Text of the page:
American Creation (Book #46)

American Creation: Triumphs and Tragedies at the Founding of the Republic (Joseph Ellis, 2007) is a series of snapshots of events from the first quarter century or so of the American experience--from the time the Revolution became irrevocable through the Louisiana Purchase. It's thought-provoking and well-written, and I think I'll seek out Ellis's other work.

A Soldier's Wife (Book #45)

Here's a story for you: A little over 200 years ago, a beautiful young lady, petite and vivacious, the toast of her society, falls in love with a coltishly handsome young officer, and he with her. They seem well-matched, sharing a love for music and reading in addition to the more basic attractions of youth and good looks. But when our hero asks for permission to marry his love, her family turns him down. Though his family is as noble as hers, they're in dire financial straits and have a bad reputation, and he's a younger son with no prospects of inheriting a fortune and no accomplishments to suggest he's capable of earning one for himself.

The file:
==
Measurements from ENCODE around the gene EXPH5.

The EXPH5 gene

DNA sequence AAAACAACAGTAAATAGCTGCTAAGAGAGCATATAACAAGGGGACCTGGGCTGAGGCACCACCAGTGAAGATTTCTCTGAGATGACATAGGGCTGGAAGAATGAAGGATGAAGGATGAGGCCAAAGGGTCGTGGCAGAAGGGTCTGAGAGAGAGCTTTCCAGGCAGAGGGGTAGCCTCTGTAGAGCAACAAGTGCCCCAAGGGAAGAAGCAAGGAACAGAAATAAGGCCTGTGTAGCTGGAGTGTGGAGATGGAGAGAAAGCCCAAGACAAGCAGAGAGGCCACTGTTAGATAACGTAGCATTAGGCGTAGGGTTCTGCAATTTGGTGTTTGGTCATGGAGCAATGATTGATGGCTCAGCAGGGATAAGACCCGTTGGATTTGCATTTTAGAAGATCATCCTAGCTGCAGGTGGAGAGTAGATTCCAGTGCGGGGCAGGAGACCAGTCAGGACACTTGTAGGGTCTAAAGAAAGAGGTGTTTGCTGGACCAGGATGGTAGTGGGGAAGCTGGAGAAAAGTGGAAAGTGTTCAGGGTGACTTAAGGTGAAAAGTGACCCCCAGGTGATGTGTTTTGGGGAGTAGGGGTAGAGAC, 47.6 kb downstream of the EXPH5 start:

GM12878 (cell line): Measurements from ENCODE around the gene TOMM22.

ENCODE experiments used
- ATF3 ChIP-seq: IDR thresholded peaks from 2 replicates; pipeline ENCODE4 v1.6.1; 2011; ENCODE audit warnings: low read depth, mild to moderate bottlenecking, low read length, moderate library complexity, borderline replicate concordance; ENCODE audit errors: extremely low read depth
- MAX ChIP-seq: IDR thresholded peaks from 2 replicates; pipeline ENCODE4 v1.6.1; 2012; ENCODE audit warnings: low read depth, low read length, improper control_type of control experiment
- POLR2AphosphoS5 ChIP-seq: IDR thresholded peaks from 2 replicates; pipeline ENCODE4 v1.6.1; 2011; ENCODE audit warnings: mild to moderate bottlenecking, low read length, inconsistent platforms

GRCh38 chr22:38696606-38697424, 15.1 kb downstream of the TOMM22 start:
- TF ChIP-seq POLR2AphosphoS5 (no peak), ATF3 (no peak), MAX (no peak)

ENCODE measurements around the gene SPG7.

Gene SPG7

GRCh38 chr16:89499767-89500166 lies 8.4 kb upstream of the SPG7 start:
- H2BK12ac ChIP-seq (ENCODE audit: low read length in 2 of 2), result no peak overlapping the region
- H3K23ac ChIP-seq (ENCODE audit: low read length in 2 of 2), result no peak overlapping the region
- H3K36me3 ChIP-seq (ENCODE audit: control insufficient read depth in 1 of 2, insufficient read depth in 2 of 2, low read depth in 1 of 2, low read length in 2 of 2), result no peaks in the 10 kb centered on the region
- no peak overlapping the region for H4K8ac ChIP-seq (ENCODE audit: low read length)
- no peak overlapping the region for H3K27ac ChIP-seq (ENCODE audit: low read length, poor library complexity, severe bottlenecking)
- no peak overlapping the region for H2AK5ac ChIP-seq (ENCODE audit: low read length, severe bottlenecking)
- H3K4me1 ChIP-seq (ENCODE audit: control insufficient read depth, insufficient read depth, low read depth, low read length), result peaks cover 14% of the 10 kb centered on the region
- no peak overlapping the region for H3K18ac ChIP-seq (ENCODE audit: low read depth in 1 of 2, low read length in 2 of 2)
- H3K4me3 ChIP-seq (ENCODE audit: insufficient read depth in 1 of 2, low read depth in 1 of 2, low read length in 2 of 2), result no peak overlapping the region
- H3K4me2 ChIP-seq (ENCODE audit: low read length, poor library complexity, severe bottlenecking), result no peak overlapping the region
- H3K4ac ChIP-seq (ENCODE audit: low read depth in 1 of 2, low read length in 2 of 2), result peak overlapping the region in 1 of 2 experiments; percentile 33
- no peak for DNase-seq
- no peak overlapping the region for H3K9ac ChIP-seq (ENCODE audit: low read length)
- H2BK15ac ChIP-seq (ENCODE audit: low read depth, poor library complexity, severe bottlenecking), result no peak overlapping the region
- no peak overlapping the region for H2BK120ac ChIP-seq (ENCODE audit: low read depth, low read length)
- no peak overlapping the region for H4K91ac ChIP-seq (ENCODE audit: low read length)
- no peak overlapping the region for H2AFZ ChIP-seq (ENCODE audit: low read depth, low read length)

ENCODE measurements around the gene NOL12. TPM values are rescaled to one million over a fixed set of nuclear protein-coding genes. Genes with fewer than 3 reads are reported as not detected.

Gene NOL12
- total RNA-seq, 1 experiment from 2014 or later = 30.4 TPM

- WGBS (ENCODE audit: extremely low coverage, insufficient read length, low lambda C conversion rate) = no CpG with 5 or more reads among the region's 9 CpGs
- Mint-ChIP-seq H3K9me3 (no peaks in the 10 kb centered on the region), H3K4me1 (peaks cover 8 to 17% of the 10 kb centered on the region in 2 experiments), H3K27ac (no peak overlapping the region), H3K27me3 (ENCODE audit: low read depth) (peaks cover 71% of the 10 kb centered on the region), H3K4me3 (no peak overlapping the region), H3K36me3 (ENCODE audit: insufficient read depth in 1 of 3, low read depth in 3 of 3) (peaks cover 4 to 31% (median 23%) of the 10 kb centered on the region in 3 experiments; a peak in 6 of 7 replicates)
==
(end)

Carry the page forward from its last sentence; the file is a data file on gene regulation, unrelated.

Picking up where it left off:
Chastened and stung by this rejection, our hero goes off and devotes himself to his military career. He succeeds brilliantly, showing himself possessed of exceptional courage, intelligence, and integrity. He makes a name for himself, wins a fortune, and comes home a find that the sweetheart of his youth is still unwed and hasn't forgotten him. And so they marry.